My Dad: A Tribute Through Scent Memories

11140129_10152852556073214_169184343958637322_oToday is the fifth anniversary of my father’s death. Above is a photo of my parents on their wedding day on New Year’s Day, 1966. Dad is only 23 here, handsome, and looking full of life and happiness. As several years have now passed since Dad’s illness and death, it’s easier to remember and reconstruct memories of who Dad was. When someone is so ill for so long, as my father was, you start to define the person by the illness they are afflicted with, and almost forget who they were before they got sick. Time does heal though, and my thoughts and memories of my Dad are more complete and balanced now as time passes. Smell is an undervalued sense. We normally remember people with photographs, videos, objects and stories. But what of the scent of a person, or those smells associated with a person that you hold dear? In tribute to my Dad today, I want to pass on a few scent memories associated with him…

Wood, Leather, Rattan

The smell of varnished, antique woods. Dad was an early collector of fine and unusual antique furniture. The smell of varnished cedar or mahogany or pine was everywhere in my childhood home. One of the pieces that defined my Dad was his enormous antique desk. Dad was one to always bring his work home. The desk was made of a polished, dark wood, topped with red, gilt-edged leather that smelled sweet and warm. Dad’s office chair was made of honey-coloured wood and had a woven rattan seat that smelled of dry hay, a smell that always made my nose itch a little.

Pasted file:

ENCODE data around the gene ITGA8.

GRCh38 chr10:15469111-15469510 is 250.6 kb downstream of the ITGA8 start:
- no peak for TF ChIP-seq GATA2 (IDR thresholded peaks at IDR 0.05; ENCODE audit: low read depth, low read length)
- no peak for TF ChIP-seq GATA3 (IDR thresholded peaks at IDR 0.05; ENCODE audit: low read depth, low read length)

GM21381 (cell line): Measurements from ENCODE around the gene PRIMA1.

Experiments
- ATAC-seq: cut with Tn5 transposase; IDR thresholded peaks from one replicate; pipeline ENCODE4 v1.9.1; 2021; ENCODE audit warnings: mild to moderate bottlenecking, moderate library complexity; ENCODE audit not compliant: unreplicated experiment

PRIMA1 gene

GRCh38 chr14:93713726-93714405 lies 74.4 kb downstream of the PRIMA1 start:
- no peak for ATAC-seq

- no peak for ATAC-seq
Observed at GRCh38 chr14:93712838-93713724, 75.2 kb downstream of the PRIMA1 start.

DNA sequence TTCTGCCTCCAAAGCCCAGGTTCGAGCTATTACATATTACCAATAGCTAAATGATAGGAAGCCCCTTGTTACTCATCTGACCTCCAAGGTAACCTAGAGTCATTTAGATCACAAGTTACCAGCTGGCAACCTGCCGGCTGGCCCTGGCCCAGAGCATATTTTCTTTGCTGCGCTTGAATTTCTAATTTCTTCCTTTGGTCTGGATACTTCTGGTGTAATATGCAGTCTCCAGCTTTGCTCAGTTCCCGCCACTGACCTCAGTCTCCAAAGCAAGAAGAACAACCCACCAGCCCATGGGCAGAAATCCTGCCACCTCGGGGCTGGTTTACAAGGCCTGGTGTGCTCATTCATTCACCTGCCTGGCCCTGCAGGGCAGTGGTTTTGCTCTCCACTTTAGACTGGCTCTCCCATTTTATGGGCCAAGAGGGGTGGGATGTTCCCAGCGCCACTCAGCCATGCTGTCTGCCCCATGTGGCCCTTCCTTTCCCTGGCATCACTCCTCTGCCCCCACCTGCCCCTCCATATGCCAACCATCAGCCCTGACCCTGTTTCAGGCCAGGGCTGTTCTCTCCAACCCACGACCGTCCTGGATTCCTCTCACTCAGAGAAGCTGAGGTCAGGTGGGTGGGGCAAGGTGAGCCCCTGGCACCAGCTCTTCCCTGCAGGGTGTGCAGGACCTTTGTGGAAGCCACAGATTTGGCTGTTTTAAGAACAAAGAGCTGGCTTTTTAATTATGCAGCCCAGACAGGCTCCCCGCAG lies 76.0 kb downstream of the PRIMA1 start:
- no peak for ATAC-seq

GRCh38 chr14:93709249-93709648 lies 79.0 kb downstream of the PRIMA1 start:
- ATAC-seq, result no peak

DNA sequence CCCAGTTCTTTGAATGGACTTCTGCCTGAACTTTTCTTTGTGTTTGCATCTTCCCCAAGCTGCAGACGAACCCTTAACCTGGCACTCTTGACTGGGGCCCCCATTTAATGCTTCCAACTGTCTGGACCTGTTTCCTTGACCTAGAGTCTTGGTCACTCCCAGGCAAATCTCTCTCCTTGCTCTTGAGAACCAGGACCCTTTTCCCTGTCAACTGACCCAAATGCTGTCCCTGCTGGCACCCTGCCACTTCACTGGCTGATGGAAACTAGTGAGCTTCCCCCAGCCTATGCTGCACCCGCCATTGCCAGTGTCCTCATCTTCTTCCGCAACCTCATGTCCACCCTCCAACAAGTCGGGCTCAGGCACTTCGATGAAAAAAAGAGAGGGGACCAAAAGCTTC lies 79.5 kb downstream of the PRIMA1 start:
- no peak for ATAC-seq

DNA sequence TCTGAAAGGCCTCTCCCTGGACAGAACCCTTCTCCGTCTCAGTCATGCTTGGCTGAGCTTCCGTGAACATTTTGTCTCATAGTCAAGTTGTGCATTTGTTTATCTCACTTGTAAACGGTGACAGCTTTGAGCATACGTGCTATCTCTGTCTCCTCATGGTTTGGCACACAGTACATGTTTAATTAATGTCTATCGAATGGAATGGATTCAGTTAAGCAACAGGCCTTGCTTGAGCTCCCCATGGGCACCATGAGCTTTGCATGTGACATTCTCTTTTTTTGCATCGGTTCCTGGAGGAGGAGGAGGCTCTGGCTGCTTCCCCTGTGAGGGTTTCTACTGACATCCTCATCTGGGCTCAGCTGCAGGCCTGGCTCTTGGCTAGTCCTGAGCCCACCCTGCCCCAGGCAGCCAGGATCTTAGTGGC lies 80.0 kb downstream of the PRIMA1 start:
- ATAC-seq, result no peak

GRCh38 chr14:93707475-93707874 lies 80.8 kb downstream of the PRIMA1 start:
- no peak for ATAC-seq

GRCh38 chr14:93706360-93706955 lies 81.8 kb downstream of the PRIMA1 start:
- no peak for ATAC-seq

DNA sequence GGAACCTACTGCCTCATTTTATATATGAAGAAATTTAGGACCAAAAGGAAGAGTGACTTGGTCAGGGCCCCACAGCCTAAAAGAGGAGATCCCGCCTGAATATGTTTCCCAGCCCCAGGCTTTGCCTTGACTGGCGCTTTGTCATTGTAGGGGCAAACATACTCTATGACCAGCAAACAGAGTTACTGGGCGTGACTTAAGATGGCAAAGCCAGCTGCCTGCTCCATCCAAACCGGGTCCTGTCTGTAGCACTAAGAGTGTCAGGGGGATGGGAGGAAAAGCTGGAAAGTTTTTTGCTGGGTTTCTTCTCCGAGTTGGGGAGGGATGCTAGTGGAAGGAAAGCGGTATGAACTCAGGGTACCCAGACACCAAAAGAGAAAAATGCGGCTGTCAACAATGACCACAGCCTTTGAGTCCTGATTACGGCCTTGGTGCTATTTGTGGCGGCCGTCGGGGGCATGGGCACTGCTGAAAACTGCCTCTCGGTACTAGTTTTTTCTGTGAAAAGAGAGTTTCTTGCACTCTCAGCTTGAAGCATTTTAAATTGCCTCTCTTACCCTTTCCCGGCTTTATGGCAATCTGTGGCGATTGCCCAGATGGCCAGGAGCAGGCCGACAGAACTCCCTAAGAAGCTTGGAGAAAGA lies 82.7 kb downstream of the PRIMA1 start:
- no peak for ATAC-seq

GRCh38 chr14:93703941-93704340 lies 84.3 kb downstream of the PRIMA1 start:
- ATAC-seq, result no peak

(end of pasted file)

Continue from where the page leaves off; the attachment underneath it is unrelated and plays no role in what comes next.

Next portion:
Motor Oil and Metal

Whenever I catch a whiff of motor oil I think of my father. For years Dad ran a business importing spare parts for Italian cars, and ran a small mechanic’s workshop on the side. Dad also collected and tinkered with old cars, including a 1939 Packard, 1950s Thunderbirds, and rare Fiats. Old and collectible cars and their smell pervaded my childhood and adulthood. The collective smell of motor oil, metal, and fine interior wood, leather and fabric (the smells of vintage cars) reminds me of Dad, every time.

Chewing Gum

When I was little Dad would chew P.K. gum often. He would always offer me two pieces of “chewy” at a time, one too many for my small mouth. The cool, minty freshness of gum reminds me of my Dad.


Dad was an avid wine collector and at one stage his cellar housed 3,000 interesting and rare bottles. The cellar was unusual, cut into the side of the hill under our two-storey house. It was long and narrow and cool and dark, and smelt of damp, wet earth and salt from the water softener. There was the smell of wooden shelves and cork too.

Hamburgers and Chips